Because we went to the concert, it didn’t leave us with too much time to explore the area. Hopefully, we can take some more time to do some shopping and find some good places to recommend to you!

We really wanted to visit the Robot Restaurant in Tokyo, but weren’t able to fit it into our itinerary. If you’re looking for some more information about the Robot Restaurant in Shinjuku, please check out Kris and Sylvia’s guide for it here.

Day 6 – Tokyo Disneyland / Disney Sea

9 AM | Grab some food from Family Mart and head to Tokyo Disney Sea

On Day 6, we’re going to Tokyo Disney Sea! Tokyo has two Disney parks – Disneyland Tokyo and Disney Sea. As fans, we kinda struggled to choose which one to go to. In the end, we decided to get tickets for Disney Sea, because it’s the only “sea” version of Disneyland in the world. Make sure to buy tickets for Disney Sea or Disneyland Tokyo before you leave, this way you’ll be able to save some money.

Before going to the metro, we grabbed some food at the Family Mart near our hotel. I love Disney food, but man, it’s expensive. And because food in Japenese supermarkets has amazing quality, we got a bag filled with food goodies to take with us.

food in japanese super markets
Japanese supermarkets have some of the best dishes – fresh, healthy, tasty and very affordable.

10 AM | Disney Sea

Just like any other Disney park, Disney Sea is filled with rides, shops and amazing decor. Our favourite rides were:

  • Journey to the centre of the Earth
  • Raging Spirits
  • Indiana Jones Adventure: Temple of the Skull
  • Sindbad’s Storybook Voyage
disney sea tokyo, things to do in tokyo
Tokyo Disney Sea

Unfortunately, the day we visited Disney Sea was a rainy day. I can’t really complain, because it was the only rainy day we had during our entire Japan trip!

Make sure to keep an eye on when the shows and parades happen the day you’re visiting. You can find this in the daily schedule you receive when entering the park. Japan knows how to do their shows and the Fantasmic! end show was absolutely amazing – totally made up for all the rain!

Disney Sea Tokyo
The only rainy day of our 6 days in Tokyo – luckily we had our ponchos!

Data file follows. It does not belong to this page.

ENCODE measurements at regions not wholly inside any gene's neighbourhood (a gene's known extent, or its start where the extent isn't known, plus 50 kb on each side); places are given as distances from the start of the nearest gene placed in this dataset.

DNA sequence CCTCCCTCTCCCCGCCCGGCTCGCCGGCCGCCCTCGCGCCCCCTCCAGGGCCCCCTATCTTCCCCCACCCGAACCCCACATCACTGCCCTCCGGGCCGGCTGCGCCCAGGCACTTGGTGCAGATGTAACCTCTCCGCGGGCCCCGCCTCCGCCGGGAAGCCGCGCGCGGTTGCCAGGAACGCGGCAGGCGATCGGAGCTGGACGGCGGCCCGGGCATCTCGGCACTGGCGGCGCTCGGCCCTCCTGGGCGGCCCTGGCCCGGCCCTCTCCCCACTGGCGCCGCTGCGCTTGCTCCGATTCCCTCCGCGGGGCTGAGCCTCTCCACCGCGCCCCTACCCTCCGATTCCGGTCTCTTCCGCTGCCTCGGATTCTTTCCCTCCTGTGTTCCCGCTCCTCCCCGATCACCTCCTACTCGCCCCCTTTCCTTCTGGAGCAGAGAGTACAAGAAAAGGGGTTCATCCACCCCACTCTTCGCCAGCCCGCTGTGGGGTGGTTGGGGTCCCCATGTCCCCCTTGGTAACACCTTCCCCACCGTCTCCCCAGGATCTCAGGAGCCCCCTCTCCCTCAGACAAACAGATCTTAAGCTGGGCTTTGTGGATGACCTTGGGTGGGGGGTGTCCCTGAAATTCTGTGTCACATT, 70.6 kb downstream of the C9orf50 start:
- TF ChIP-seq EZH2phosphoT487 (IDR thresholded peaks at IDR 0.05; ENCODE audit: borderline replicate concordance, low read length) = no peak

Where to stay in Tokyo

Picking a hotel in Tokyo can seem a little daunting. The city is enormous, so where is the best place to stay? We stayed in Shinjuku, right next to one of the metro stations. Shinjuku is a very exciting part of Tokyo – tons to do and it has a great nightlife scene. Because the metro was literally right outside the door, we could easily go to other parts of Tokyo without any hassle. The hotel we stayed in is called Hotel Sunroute Higashi Shinjuku.

Tokyo Travel Essentials

When travelling to Japan for the first time, you might not know exactly what you need for this trip. That’s why I’ve made this little list with things you cannot miss while visiting Tokyo. Some of these you have to book/buy before your travels, some can be bought after arriving.

Pocket Wifi

One of the best tips for Japan that I can give you is to get pocket wifi! This little device gives you access to the internet literally everywhere – it is an absolute lifesaver on a trip like this. We got ours from Japan Wireless (16 full days for just over £60).

Make sure to book your Japan Pocket Wifi before your trip. You can pick it up from the airport after arriving, and you drop it off at the airport again once you leave the country.

Plug adaptor

For those travelling from the UK, mainland Europe or North America, you will need an adaptor plug to charge any of your electronic devices. Iblockcube was kind enough to gift me one of their adaptor plugs and I have been loving it since. You can use this adapter wherever you go and use any type of plug (even comes with 4 USB hubs). I’d highly recommend getting one of these. Especially when travelling to Tokyo and you want to charge your camera, phone and pocket WiFi, you will need all the hubs you can get!